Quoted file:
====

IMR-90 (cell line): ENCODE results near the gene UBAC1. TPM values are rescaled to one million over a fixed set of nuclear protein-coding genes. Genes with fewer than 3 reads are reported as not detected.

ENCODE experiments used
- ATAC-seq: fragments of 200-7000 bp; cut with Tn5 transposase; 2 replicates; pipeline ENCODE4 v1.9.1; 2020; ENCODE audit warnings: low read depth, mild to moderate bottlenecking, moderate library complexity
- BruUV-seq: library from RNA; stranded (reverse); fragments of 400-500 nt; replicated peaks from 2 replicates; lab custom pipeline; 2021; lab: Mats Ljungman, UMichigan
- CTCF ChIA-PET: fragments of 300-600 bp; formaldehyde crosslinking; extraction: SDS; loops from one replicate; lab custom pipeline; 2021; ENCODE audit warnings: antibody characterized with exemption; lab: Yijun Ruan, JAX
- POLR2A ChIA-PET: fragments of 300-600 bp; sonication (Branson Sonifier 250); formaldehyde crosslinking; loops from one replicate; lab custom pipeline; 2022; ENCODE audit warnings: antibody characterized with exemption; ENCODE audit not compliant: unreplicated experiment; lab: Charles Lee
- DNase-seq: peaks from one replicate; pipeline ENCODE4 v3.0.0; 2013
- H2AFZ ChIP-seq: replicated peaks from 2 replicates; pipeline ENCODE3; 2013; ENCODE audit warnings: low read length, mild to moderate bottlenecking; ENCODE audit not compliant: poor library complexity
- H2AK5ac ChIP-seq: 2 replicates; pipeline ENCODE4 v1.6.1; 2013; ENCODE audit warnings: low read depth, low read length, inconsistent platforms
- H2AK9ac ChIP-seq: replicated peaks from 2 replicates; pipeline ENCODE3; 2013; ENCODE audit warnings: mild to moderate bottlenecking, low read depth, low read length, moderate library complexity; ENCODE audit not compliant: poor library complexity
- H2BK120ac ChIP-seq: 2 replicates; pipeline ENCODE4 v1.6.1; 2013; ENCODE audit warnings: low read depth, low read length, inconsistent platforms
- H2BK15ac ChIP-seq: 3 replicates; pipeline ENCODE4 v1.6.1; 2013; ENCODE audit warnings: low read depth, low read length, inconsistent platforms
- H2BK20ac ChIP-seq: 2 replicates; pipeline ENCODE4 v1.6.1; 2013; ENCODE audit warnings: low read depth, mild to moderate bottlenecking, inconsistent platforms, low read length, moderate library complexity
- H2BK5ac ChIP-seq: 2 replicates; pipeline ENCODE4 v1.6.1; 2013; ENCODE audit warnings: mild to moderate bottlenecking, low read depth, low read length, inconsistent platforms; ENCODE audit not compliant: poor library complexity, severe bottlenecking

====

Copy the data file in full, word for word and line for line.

IMR-90 (cell line): ENCODE results near the gene UBAC1. TPM values are rescaled to one million over a fixed set of nuclear protein-coding genes. Genes with fewer than 3 reads are reported as not detected.

ENCODE experiments used
- ATAC-seq: fragments of 200-7000 bp; cut with Tn5 transposase; 2 replicates; pipeline ENCODE4 v1.9.1; 2020; ENCODE audit warnings: low read depth, mild to moderate bottlenecking, moderate library complexity
- BruUV-seq: library from RNA; stranded (reverse); fragments of 400-500 nt; replicated peaks from 2 replicates; lab custom pipeline; 2021; lab: Mats Ljungman, UMichigan
- CTCF ChIA-PET: fragments of 300-600 bp; formaldehyde crosslinking; extraction: SDS; loops from one replicate; lab custom pipeline; 2021; ENCODE audit warnings: antibody characterized with exemption; lab: Yijun Ruan, JAX
- POLR2A ChIA-PET: fragments of 300-600 bp; sonication (Branson Sonifier 250); formaldehyde crosslinking; loops from one replicate; lab custom pipeline; 2022; ENCODE audit warnings: antibody characterized with exemption; ENCODE audit not compliant: unreplicated experiment; lab: Charles Lee
- DNase-seq: peaks from one replicate; pipeline ENCODE4 v3.0.0; 2013
- H2AFZ ChIP-seq: replicated peaks from 2 replicates; pipeline ENCODE3; 2013; ENCODE audit warnings: low read length, mild to moderate bottlenecking; ENCODE audit not compliant: poor library complexity
- H2AK5ac ChIP-seq: 2 replicates; pipeline ENCODE4 v1.6.1; 2013; ENCODE audit warnings: low read depth, low read length, inconsistent platforms
- H2AK9ac ChIP-seq: replicated peaks from 2 replicates; pipeline ENCODE3; 2013; ENCODE audit warnings: mild to moderate bottlenecking, low read depth, low read length, moderate library complexity; ENCODE audit not compliant: poor library complexity
- H2BK120ac ChIP-seq: 2 replicates; pipeline ENCODE4 v1.6.1; 2013; ENCODE audit warnings: low read depth, low read length, inconsistent platforms
- H2BK15ac ChIP-seq: 3 replicates; pipeline ENCODE4 v1.6.1; 2013; ENCODE audit warnings: low read depth, low read length, inconsistent platforms
- H2BK20ac ChIP-seq: 2 replicates; pipeline ENCODE4 v1.6.1; 2013; ENCODE audit warnings: low read depth, mild to moderate bottlenecking, inconsistent platforms, low read length, moderate library complexity
- H2BK5ac ChIP-seq: 2 replicates; pipeline ENCODE4 v1.6.1; 2013; ENCODE audit warnings: mild to moderate bottlenecking, low read depth, low read length, inconsistent platforms; ENCODE audit not compliant: poor library complexity, severe bottlenecking